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Teaching and Practicing Resilience

Local column: Teaching and practicing resilience

Parenting your kids to build resilience will pay off in spades over the years, writes Taryn Yates.

They say parenting is the hardest job you’ll ever love.

Based on my limited two years of experience, I’d have to agree. It’s not an easy gig. Raising a child requires a lot of energy and sacrifice. You lose out on sleep, personal time and social time with friends. I feel lucky if I get to see my best friends once a month. Each day seems like going through an emotional and physical obstacle course, at the end of which you are rewarded with tiny hugs and an indeterminate amount of sleep. Despite the various challenges, I wouldn’t change a thing. My love for my family and gratitude for my situation are both strong factors in fostering my personal and parental resilience, one of the key protective factors against child maltreatment.

The idea of resilience as a crucial factor in both child development and parenting has gained popularity among professionals and the general community. Most people agree it generally means the ability to bounce back from adversity — and to learn from it. We learn to be resilient as a result of our experiences. You too are resilient — if you weren’t, you wouldn’t be here. So, how can you build upon that resilience and foster your inner-strength?

Building resilience usually requires both external supports and possibly a few internal shifts in thinking. Experts say a key factor of resilience is being “future-oriented”. Or, stated more simply: Hope. Thinking about your future and even picturing it in your mind is a very simple way to build your internal resilience. When worried thoughts threaten to overwhelm me, I like to picture what my sons will be like when they are older. My husband and I like to joke that their future teachers will refer to them as “those Yates boys”, based on the rather assertive adventurousness that our first-born already demonstrates. Imagining my curly-haired offspring getting into good-natured shenanigans has eased me out of more than one post-partum anxiety attack.

Another essential ingredient to resilience is external supports. Both having actual support or the ability to find and secure support will build your resilience. It could be the emotional support of a best friend or neighbor who will watch your child in an emergency, a trusted mechanic that lets you make payments, or a long-term doctor who has worked with you through difficult physical ailments.


Parents with hope and support are less likely to abuse and neglect their kids for the simple reason that they are able to cope with stress better. Unchecked stress can cause parents to lash out physically, yes, but it’s even more likely to put them in situations where they can’t provide for their children’s physical and emotional needs because their own needs are too overwhelming.

If you are struggling, start building your resilience today. First, acknowledge your success in making it as far as you have despite your hardships. Then evaluate the things that are working in your life. Maybe you have a great family and friends, a roof over your head, and a week’s worth of food in your pantry. These things all count as support. How can you get more of these supports? Part of resilience is believing that difficult times will pass and empowering yourself to do what is necessary to keep yourself afloat until they do. Sometimes that first step is just asking for help. Try visiting or calling 211, the Idaho Careline. You and your family are worth it!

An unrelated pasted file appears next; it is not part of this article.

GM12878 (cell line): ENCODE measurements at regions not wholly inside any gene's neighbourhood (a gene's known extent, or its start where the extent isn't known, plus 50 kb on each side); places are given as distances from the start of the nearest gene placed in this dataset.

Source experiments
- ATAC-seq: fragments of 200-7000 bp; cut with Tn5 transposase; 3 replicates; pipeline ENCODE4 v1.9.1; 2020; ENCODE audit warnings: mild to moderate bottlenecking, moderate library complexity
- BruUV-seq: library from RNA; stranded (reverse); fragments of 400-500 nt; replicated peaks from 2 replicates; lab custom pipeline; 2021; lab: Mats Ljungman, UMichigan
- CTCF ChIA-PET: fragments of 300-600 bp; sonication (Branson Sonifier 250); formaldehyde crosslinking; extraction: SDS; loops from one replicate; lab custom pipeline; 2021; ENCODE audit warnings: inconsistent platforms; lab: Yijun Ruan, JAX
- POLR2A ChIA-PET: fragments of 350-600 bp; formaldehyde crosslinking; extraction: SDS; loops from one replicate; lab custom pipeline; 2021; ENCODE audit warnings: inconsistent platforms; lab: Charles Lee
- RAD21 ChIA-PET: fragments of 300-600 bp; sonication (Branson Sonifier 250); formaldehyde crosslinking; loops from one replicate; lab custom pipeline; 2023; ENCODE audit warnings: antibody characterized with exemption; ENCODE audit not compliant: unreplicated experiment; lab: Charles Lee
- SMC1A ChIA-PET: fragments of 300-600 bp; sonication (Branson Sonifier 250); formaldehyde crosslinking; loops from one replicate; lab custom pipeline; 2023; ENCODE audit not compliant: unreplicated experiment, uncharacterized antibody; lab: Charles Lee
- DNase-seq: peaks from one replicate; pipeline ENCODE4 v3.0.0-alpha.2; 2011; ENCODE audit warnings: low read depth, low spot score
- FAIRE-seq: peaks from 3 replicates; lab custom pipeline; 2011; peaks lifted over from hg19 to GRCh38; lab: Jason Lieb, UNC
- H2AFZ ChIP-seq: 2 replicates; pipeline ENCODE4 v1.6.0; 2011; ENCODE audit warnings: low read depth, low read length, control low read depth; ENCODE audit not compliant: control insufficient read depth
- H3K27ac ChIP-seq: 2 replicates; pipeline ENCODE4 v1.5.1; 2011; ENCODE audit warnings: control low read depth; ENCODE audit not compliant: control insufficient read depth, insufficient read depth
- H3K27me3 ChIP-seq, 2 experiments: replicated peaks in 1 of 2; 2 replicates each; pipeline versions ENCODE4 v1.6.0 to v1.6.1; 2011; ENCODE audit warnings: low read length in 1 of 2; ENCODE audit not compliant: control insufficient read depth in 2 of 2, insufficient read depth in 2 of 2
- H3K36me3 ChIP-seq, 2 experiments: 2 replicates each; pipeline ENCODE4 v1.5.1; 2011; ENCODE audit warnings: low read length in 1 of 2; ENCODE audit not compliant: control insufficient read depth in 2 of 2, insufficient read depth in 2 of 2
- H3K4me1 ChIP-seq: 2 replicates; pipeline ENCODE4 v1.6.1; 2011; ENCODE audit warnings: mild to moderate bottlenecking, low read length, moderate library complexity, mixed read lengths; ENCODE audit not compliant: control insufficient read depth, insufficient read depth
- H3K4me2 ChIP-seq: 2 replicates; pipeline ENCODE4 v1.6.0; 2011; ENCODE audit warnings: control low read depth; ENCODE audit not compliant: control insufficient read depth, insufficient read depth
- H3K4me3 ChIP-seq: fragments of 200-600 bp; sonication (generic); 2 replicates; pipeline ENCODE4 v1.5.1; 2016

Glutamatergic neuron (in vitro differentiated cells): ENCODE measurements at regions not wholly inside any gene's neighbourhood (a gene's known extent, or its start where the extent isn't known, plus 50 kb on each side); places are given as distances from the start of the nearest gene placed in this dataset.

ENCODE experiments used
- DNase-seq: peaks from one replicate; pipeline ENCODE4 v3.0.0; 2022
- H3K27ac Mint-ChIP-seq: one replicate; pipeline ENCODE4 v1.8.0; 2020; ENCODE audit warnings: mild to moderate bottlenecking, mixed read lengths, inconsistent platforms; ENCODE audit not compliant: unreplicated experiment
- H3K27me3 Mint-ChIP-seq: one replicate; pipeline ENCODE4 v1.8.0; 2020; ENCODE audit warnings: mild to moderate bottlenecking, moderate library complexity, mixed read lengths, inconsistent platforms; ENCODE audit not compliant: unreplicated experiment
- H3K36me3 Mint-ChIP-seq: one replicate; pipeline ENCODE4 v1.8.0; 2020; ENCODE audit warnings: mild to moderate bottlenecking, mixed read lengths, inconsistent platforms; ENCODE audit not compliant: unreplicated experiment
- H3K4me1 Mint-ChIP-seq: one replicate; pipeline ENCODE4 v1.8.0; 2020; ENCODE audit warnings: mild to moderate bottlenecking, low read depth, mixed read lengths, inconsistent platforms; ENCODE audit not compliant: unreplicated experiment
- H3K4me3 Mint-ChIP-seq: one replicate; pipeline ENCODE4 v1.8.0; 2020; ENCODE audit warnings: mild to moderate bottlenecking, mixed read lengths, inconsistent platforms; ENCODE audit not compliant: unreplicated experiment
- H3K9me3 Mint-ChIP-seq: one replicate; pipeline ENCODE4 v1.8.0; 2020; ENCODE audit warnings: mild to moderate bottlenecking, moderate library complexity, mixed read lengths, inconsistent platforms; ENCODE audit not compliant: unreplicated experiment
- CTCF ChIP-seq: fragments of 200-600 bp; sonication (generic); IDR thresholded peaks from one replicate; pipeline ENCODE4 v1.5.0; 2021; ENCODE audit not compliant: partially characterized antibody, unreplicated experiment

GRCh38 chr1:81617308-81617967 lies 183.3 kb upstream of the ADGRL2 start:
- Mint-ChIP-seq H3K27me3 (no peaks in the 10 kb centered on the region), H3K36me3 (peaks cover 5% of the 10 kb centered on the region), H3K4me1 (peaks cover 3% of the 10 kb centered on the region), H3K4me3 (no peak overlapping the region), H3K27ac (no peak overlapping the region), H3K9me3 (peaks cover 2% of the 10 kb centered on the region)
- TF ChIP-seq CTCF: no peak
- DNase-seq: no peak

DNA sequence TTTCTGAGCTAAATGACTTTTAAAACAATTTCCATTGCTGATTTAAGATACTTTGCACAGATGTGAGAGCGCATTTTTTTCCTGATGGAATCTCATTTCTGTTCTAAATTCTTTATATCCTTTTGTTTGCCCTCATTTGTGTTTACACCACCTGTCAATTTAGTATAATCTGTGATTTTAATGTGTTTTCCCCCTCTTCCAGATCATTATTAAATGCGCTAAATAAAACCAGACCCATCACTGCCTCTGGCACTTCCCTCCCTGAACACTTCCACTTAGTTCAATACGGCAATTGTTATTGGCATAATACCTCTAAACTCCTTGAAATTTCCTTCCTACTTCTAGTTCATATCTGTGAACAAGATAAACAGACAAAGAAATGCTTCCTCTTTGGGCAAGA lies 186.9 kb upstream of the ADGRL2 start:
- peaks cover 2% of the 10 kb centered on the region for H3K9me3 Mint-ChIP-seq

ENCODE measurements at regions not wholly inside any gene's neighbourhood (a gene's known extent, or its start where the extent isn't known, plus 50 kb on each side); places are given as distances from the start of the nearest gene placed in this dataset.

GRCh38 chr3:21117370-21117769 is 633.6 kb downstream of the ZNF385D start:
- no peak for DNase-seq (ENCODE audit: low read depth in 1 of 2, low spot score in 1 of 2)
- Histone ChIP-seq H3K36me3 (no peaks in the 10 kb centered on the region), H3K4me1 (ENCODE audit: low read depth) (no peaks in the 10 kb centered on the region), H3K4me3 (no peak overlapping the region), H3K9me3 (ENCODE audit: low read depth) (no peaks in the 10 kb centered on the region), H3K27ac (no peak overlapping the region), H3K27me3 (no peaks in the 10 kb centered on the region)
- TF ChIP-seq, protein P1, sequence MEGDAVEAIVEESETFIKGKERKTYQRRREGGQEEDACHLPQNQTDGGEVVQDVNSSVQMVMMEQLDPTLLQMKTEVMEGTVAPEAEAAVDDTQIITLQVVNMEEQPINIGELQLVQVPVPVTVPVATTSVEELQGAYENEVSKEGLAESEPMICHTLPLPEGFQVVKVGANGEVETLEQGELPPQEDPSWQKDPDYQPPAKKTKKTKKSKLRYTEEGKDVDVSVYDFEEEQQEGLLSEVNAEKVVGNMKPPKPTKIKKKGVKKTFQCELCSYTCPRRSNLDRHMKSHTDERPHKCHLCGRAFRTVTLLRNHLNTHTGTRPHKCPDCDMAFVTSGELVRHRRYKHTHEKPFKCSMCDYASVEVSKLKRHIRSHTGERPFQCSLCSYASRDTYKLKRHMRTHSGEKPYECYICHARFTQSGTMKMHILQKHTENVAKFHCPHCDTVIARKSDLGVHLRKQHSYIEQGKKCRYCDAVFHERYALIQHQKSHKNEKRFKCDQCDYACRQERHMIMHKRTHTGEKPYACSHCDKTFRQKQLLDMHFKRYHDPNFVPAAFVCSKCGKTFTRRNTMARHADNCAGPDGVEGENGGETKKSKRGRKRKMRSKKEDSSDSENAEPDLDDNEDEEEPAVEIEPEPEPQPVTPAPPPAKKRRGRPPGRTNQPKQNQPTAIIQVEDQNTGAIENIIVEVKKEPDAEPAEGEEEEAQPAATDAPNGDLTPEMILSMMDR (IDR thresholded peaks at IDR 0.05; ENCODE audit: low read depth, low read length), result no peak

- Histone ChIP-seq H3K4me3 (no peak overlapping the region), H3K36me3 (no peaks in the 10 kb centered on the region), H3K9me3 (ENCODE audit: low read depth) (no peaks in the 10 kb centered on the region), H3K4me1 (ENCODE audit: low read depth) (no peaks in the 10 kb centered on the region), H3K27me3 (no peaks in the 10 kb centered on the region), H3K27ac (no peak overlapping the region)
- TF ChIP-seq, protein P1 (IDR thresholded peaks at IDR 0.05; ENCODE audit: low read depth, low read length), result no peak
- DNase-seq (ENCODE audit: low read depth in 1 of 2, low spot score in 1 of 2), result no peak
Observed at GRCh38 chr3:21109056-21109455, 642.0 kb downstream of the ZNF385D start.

Yates, Master in Social Work, is a grants manager and planner for the Idaho Children’s Trust Fund/Prevent Child Abuse Idaho.

What is Emotional Competence?

Local column: What is emotional competence?

The first step for parents is to role model the behavior you would like to see in your child, writes Taryn Yates.

I’m happy to say that I’m expecting my second child.

However, I’ve been fairly stereotypical in the sense that pregnancy makes me cry more easily than normal.

One day I was crying over an animal-related video on Facebook while my son played next to me. He noticed my tears and came over to me. “Mommy sad” he said, touching my face.

His little eyebrows were drawn together and I was at once touched at his attention and a little embarrassed to be “caught” crying over Facebook. “Mommy is fine, baby, I’m just pregnant.” I said with a shrug.

He stroked my cheek for a second and, satisfied with my answer that I’m sure he didn’t actually understand, he resumed playing.

As it struck me what had happened, I smiled with pride. At 25 months old, my son just demonstrated the ability to name an emotion based on my facial expression. This is the first step toward developing social and emotional competence — a quality in children that protects them against child abuse and neglect.

What exactly is social and emotional competence? It involves various abilities. For example, a person with a high level of this skill would be able to perceive the emotions of others based on facial expressions and nonverbal cues.

Not only can they “read” and respond to others, but they also have a good grasp on their own emotions. They are able to identify and regulate negative emotions such as anger and sadness. They can also respond appropriately in social situations.

A child with a high level of social and emotional competence may be perceived as “easier” by parents and adults. Their personalities are likely more laid-back and cooperative and they can control their emotions better, meaning fewer melt downs.